Investigators search for cause of UMPI's turbine fire

(WAGM)
Published: Apr. 6, 2018 at 6:05 PM EDT
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The site is secure around the wind turbine that caught fire last Sunday night on the University of Maine Presque Isle campus.

According to University President Ray Rice, safety was their number one priority.

The generator in the wind turbine caught fire around 10:45 Sunday night.

Rice says that produced an electrical surge which caused a good portion of the University to lose power.

The Presque Isle Fire Department responded to the fire. According to Fire Chief Darrell White, with this type of fire, there is very little that can be done other than secure the scene and wait.

"For us, I guess we treat it the same as we would a utility pole," said White. " It's an electrical system, so unless we can know that there's no electrical charge or current or supply within that system, putting water on it is probably not a good choice. The other thing is, those units are just a whole lot of plastic and poly and electric wire, it's just a big generator really. So there really isn't, even if you could reach it, a whole lot you're going to do."

On Wednesday, a team of specialists visited the wind turbine and launched an investigation into what happened.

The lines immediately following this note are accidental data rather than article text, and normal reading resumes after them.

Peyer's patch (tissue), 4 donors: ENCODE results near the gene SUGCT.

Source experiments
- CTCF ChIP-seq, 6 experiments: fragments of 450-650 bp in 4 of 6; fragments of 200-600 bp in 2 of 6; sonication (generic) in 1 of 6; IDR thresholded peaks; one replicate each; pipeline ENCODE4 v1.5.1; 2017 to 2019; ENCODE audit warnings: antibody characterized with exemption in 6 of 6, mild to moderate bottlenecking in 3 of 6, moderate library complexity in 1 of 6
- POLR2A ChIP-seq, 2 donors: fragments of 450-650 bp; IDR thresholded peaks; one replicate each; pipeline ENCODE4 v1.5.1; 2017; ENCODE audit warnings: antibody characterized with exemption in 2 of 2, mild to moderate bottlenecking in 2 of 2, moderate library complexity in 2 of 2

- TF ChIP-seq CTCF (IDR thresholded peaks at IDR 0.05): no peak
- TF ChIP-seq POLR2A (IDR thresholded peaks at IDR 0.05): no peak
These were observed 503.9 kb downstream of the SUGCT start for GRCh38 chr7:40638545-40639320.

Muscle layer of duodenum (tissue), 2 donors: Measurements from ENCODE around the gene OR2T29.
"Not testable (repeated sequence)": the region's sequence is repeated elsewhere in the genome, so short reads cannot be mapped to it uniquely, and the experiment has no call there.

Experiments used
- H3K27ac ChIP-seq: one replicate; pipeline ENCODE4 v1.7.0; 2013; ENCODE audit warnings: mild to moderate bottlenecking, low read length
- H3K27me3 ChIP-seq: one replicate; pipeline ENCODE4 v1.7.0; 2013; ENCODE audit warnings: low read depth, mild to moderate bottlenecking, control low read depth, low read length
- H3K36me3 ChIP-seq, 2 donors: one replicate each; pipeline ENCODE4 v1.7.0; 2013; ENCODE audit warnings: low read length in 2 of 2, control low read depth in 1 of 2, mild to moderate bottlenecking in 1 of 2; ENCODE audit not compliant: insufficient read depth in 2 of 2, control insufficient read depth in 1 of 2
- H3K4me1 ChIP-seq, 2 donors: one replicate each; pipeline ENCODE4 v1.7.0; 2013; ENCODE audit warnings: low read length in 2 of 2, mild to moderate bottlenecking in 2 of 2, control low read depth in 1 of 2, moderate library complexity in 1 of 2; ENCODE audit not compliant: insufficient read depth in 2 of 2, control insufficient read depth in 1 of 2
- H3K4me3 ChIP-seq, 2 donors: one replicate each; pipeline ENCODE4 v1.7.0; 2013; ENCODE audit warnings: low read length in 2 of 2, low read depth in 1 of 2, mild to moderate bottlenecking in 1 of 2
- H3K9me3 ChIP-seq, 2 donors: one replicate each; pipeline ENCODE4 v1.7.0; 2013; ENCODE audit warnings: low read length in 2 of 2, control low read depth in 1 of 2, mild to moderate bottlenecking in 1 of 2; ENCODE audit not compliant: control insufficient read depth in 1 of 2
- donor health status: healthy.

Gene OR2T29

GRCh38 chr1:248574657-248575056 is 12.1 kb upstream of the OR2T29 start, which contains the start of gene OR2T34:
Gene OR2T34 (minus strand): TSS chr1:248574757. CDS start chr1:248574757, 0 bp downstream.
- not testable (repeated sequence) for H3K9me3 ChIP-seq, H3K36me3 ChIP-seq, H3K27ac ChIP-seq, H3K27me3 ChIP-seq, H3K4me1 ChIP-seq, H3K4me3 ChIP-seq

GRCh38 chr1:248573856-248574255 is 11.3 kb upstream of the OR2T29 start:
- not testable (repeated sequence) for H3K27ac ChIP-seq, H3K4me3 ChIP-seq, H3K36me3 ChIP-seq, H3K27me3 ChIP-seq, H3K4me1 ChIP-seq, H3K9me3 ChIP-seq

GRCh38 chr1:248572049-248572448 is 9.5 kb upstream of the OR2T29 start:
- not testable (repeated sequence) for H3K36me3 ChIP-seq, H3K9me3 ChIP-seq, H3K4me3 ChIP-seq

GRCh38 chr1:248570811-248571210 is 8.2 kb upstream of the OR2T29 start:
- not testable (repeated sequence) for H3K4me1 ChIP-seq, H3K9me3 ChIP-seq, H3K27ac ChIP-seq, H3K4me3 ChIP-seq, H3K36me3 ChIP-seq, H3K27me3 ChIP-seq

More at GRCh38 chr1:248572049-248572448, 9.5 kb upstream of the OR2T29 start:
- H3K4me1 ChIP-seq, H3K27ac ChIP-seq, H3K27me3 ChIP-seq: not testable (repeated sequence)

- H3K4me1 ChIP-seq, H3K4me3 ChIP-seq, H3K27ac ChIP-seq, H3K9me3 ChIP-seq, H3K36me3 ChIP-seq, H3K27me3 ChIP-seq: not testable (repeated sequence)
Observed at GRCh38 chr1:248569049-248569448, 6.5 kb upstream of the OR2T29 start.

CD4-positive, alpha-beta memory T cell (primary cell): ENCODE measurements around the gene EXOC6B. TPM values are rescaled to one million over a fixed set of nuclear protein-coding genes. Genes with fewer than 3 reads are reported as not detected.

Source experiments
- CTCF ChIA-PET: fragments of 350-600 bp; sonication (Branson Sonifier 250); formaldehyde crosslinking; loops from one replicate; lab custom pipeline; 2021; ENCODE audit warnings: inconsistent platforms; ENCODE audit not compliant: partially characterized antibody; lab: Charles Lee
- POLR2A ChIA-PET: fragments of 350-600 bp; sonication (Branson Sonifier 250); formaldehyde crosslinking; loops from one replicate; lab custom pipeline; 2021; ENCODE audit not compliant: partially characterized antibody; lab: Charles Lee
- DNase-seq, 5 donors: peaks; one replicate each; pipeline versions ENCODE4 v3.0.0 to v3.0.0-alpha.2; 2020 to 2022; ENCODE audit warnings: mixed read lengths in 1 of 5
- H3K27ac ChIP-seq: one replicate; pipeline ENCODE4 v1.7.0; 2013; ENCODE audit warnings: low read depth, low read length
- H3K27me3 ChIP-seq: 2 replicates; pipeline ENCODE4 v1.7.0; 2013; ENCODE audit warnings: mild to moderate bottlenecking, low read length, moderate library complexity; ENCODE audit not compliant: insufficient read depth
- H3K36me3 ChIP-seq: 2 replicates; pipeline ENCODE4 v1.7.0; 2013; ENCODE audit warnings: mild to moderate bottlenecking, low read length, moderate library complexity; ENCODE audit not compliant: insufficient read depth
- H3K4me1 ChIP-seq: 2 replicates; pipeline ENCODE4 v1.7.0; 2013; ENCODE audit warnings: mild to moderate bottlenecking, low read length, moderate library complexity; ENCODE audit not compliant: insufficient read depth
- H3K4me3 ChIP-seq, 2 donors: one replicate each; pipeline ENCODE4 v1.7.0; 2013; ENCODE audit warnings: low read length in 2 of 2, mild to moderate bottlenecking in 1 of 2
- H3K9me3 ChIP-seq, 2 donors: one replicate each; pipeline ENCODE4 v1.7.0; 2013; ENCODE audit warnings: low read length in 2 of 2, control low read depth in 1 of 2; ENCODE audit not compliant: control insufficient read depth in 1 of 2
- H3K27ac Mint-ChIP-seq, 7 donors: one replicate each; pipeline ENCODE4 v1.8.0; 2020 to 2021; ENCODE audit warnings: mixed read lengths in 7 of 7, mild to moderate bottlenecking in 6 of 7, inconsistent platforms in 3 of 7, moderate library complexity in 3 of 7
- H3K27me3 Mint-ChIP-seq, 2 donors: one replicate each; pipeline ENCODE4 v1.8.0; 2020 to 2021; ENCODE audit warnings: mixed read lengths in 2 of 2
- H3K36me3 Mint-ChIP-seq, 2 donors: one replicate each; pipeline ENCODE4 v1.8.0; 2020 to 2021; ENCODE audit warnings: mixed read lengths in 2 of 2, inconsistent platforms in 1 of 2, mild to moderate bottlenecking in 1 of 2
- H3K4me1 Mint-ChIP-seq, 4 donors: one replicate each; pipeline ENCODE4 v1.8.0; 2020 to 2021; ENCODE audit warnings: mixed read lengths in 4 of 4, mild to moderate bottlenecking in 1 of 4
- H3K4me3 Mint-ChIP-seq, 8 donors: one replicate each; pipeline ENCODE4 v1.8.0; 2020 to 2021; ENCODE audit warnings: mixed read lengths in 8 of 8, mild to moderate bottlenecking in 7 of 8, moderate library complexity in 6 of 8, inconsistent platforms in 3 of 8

"They spent about three hours at the site, making sure that it was safe to climb all the way up," said UMPI President Ray Rice. "Then they followed all of their very specific procedures to ensure the safety of all of the equipment that's on top of the turbine, including ensuring that the blades and the generator and any of the other equipment up there is safely secured."

Rice says he expects these specialists will provide some answers within the next few weeks.

"We're hopeful that we'll get a formal investigation from them in regards to what caused the incident," said UMPI President Ray Rice. "And we're are hopeful of getting their recommendations for the future of the turbine itself."

Rice says because of the damage, there is no guarantee that a cause of the fire will be found. He says plenty of photographs were taken and the team climbed the site to gather as much evidence as possible.